Realizing himself that humanity is doomed, and nearing the end of his own life in this miserable world, Sol himself elects to ‘go home’, which is to say that he reports to a facility where people assist him in committing suicide, treating him to a lovely planetarium display featuring all the sights and sounds of nature as he drifts off into oblivion. Thorn arrives too late to save Sol, but not too late to force his way into the facility and watch the display while speaking with Sol in his last moments. Thorn is shocked by the sight of fields and trees, and animals, even as he learns about the end of the world’s food supply, such as it is. He learns of earth’s former glory even as he comes to grips with its coming end. It’s a maddening thought.
But what to do about it?
Thorn begins by trying to learn a little more about the operations at Soylent. After sneaking into the vehicles transporting Sol and the other dead away the facility, Heston comes to realize the bodies are being processed into the creation of green wafers, thus explaining how the Soylent corporation could come up with a brand new and improved food staple even as humanity’s food supply runs out once and for all. Thus, the infamous line, “Soylent Green is people.”
…oh yeah, there are fights and shootings along the way.
So, yes, Soylent Green is people, but there is a reason it’s people. It’s people because people are the only edible resource left.
Faced with diminishing resources, the powers that be have turned to their own population to reproduce their world, at least for whatever time they may be able to keep this up.
I remember watching this as a kid. Those final moments were pretty shocking back in the early seventies. I remember wondering what would happen in the wake of the credits Would people respond to Heston’s character and shut down the Soylent factories? And if they did, what next? This was a story about the end of everything, and the great crime that echoes through its final moments isn’t going to change that. Perhaps the cannibalism could be stopped, but not the disaster that produced it. It’s a maddening thought, the end of humanity, one next to which the crimes of the Soylent corporation seem to pale in comparison.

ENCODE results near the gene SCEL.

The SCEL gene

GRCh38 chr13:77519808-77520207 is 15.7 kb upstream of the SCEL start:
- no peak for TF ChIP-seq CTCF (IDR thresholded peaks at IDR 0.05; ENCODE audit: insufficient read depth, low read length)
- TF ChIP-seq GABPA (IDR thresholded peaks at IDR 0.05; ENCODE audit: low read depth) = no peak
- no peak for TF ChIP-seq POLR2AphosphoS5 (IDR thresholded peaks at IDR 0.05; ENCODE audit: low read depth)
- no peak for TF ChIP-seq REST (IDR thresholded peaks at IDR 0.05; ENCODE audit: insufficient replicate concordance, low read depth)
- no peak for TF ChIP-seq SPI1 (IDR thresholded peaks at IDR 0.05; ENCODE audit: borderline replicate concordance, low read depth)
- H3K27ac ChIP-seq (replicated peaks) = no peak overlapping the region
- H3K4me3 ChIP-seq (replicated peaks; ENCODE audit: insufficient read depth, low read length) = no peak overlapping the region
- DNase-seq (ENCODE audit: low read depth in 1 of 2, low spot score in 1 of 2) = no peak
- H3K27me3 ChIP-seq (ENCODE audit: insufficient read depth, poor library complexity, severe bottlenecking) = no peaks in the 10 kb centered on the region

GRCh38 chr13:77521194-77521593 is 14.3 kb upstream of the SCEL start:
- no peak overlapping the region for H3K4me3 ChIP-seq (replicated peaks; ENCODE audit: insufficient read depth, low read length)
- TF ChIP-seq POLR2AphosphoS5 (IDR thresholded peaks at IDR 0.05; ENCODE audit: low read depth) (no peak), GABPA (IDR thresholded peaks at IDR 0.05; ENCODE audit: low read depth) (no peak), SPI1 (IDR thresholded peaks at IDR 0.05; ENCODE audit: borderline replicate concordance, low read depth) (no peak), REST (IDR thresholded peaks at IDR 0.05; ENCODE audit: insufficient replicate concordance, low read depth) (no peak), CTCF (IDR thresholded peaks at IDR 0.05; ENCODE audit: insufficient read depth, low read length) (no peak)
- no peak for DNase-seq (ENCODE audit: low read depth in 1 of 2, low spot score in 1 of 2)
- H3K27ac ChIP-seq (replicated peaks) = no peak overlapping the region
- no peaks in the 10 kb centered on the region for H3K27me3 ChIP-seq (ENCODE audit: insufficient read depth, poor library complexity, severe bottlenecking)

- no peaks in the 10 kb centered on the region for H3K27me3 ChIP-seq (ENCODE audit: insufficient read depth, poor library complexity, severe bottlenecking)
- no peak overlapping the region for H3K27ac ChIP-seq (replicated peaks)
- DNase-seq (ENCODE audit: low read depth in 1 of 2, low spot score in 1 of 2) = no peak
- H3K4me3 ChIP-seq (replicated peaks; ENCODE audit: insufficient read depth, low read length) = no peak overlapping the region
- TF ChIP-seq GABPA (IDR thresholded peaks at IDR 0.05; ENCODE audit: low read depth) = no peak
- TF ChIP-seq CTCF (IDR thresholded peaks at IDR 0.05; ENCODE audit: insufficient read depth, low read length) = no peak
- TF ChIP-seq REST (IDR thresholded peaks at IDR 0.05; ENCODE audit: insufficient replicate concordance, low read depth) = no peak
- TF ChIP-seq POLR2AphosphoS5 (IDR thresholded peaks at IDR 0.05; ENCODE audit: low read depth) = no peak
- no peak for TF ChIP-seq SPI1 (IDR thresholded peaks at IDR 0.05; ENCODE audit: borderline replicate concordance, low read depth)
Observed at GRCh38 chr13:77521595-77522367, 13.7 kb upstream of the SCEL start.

What shocks me about the whole story-line now is just how much it pales in comparison to the reality in which we live. We’ve already got our own Soylent report, a whole bunch of them in fact. Scientists have been delivering news quite comparable to that of the Soylent Oceanographic Survey for decades now. Most seem to hold out at least some hope that the disaster in question could be averted, but the scale of tragedy envisioned in climate change is quite comparable to that envisioned in the movie Soylent Green. What is the result? Life goes on.
Somehow, the possibility that all life as we know it could be about to end hasn’t generated sufficient public resolve even to attempt a serious solution. Some folks, such as our Tang-Colored Denialist-in-Chief, seem Hell-bent on making sure the whole disaster comes sooner rather than later, even hiding the facts by suppressing scientific findings on the subject, but the fact is that we are all implicated in this story-line. We are all contributing to the disaster. We can point to certain villains who don’t even want us thinking about this issue, much less attempting to tackle it, but in the end, it is humanity as a whole (or at least the more developed nations within it) that is proceeding full steam ahead.
It’s as though Heston’s cries didn’t even lead to an investigation of the Soylent factories. We all heard him, and then we just kept munching away at the quaint little green wafers that give us so much more energy than the red ones or the white ones and even the purple ones.
It’s one of the things that fascinates me about climate change. Somehow this real-world threat to life as we know it carries with it far less force than the comparable horrors of fiction. We can can appreciate the threat of The Thing or the Body-Snatchers. We can even hope that somehow Heston’s cries will bring an end to the Soylent factories. We can pull for the good guys to save the day in these stories, But when credible sources tell us that all life as we know it could come about as a result of our own actions, we ponder it while and then drive to the store.